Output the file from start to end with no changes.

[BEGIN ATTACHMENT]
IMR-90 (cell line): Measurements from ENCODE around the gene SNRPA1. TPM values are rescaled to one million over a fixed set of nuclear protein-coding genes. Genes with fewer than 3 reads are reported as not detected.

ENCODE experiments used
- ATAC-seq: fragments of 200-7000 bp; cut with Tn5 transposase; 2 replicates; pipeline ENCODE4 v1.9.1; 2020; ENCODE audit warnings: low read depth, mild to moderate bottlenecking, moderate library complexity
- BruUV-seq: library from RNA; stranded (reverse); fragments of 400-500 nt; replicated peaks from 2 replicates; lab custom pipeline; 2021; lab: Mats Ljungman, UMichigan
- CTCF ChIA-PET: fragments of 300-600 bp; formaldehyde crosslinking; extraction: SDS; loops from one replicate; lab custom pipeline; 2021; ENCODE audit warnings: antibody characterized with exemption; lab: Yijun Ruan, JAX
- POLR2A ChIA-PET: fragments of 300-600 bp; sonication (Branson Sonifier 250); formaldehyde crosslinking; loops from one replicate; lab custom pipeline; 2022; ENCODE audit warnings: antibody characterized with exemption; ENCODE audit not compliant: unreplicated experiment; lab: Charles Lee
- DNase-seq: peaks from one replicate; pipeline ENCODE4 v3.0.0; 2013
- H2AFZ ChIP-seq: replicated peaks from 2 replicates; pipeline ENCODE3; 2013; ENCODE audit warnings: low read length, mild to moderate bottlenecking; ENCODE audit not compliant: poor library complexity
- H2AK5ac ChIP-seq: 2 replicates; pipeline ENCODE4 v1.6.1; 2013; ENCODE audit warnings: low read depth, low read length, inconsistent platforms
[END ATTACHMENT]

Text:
IMR-90 (cell line): Measurements from ENCODE around the gene SNRPA1. TPM values are rescaled to one million over a fixed set of nuclear protein-coding genes. Genes with fewer than 3 reads are reported as not detected.

ENCODE experiments used
- ATAC-seq: fragments of 200-7000 bp; cut with Tn5 transposase; 2 replicates; pipeline ENCODE4 v1.9.1; 2020; ENCODE audit warnings: low read depth, mild to moderate bottlenecking, moderate library complexity
- BruUV-seq: library from RNA; stranded (reverse); fragments of 400-500 nt; replicated peaks from 2 replicates; lab custom pipeline; 2021; lab: Mats Ljungman, UMichigan
- CTCF ChIA-PET: fragments of 300-600 bp; formaldehyde crosslinking; extraction: SDS; loops from one replicate; lab custom pipeline; 2021; ENCODE audit warnings: antibody characterized with exemption; lab: Yijun Ruan, JAX
- POLR2A ChIA-PET: fragments of 300-600 bp; sonication (Branson Sonifier 250); formaldehyde crosslinking; loops from one replicate; lab custom pipeline; 2022; ENCODE audit warnings: antibody characterized with exemption; ENCODE audit not compliant: unreplicated experiment; lab: Charles Lee
- DNase-seq: peaks from one replicate; pipeline ENCODE4 v3.0.0; 2013
- H2AFZ ChIP-seq: replicated peaks from 2 replicates; pipeline ENCODE3; 2013; ENCODE audit warnings: low read length, mild to moderate bottlenecking; ENCODE audit not compliant: poor library complexity
- H2AK5ac ChIP-seq: 2 replicates; pipeline ENCODE4 v1.6.1; 2013; ENCODE audit warnings: low read depth, low read length, inconsistent platforms